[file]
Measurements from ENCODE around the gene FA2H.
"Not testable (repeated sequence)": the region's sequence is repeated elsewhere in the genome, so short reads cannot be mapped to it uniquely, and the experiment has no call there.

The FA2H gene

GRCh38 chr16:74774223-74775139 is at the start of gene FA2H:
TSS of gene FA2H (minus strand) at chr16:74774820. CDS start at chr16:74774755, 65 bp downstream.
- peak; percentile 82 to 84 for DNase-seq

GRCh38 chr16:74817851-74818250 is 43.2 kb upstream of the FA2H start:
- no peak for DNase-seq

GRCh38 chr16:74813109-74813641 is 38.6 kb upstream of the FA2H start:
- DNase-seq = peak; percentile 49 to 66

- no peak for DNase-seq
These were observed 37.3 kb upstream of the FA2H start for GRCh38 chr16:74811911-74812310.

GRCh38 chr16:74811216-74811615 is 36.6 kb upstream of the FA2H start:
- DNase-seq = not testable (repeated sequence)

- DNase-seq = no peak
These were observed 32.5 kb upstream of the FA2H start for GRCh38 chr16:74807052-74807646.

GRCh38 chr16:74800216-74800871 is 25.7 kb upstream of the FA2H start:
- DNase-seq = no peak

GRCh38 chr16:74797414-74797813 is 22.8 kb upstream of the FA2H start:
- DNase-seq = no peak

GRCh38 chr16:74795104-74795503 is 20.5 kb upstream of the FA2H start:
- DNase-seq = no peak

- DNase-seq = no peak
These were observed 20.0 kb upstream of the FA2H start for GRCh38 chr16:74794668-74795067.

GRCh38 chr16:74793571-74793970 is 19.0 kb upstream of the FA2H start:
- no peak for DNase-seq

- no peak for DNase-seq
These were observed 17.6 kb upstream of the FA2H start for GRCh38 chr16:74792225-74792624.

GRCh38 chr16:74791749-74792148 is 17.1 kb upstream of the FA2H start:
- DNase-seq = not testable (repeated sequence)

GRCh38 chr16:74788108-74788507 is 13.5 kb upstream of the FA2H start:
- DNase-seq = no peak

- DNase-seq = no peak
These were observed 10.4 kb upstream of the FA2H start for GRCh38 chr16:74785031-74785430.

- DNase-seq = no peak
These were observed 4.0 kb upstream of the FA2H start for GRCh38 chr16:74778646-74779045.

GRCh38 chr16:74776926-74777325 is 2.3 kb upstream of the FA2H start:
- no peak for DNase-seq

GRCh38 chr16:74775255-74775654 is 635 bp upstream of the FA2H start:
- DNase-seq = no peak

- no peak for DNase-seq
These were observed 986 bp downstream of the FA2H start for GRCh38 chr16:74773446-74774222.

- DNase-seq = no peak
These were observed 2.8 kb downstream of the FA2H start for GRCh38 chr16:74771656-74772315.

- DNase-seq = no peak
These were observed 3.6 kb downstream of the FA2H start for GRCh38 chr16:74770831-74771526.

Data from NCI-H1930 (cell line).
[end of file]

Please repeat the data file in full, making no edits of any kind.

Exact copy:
Measurements from ENCODE around the gene FA2H.
"Not testable (repeated sequence)": the region's sequence is repeated elsewhere in the genome, so short reads cannot be mapped to it uniquely, and the experiment has no call there.

The FA2H gene

GRCh38 chr16:74774223-74775139 is at the start of gene FA2H:
TSS of gene FA2H (minus strand) at chr16:74774820. CDS start at chr16:74774755, 65 bp downstream.
- peak; percentile 82 to 84 for DNase-seq

GRCh38 chr16:74817851-74818250 is 43.2 kb upstream of the FA2H start:
- no peak for DNase-seq

GRCh38 chr16:74813109-74813641 is 38.6 kb upstream of the FA2H start:
- DNase-seq = peak; percentile 49 to 66

- no peak for DNase-seq
These were observed 37.3 kb upstream of the FA2H start for GRCh38 chr16:74811911-74812310.

GRCh38 chr16:74811216-74811615 is 36.6 kb upstream of the FA2H start:
- DNase-seq = not testable (repeated sequence)

- DNase-seq = no peak
These were observed 32.5 kb upstream of the FA2H start for GRCh38 chr16:74807052-74807646.

GRCh38 chr16:74800216-74800871 is 25.7 kb upstream of the FA2H start:
- DNase-seq = no peak

GRCh38 chr16:74797414-74797813 is 22.8 kb upstream of the FA2H start:
- DNase-seq = no peak

GRCh38 chr16:74795104-74795503 is 20.5 kb upstream of the FA2H start:
- DNase-seq = no peak

- DNase-seq = no peak
These were observed 20.0 kb upstream of the FA2H start for GRCh38 chr16:74794668-74795067.

GRCh38 chr16:74793571-74793970 is 19.0 kb upstream of the FA2H start:
- no peak for DNase-seq

- no peak for DNase-seq
These were observed 17.6 kb upstream of the FA2H start for GRCh38 chr16:74792225-74792624.

GRCh38 chr16:74791749-74792148 is 17.1 kb upstream of the FA2H start:
- DNase-seq = not testable (repeated sequence)

GRCh38 chr16:74788108-74788507 is 13.5 kb upstream of the FA2H start:
- DNase-seq = no peak

- DNase-seq = no peak
These were observed 10.4 kb upstream of the FA2H start for GRCh38 chr16:74785031-74785430.

- DNase-seq = no peak
These were observed 4.0 kb upstream of the FA2H start for GRCh38 chr16:74778646-74779045.

GRCh38 chr16:74776926-74777325 is 2.3 kb upstream of the FA2H start:
- no peak for DNase-seq

GRCh38 chr16:74775255-74775654 is 635 bp upstream of the FA2H start:
- DNase-seq = no peak

- no peak for DNase-seq
These were observed 986 bp downstream of the FA2H start for GRCh38 chr16:74773446-74774222.

- DNase-seq = no peak
These were observed 2.8 kb downstream of the FA2H start for GRCh38 chr16:74771656-74772315.

- DNase-seq = no peak
These were observed 3.6 kb downstream of the FA2H start for GRCh38 chr16:74770831-74771526.

Data from NCI-H1930 (cell line).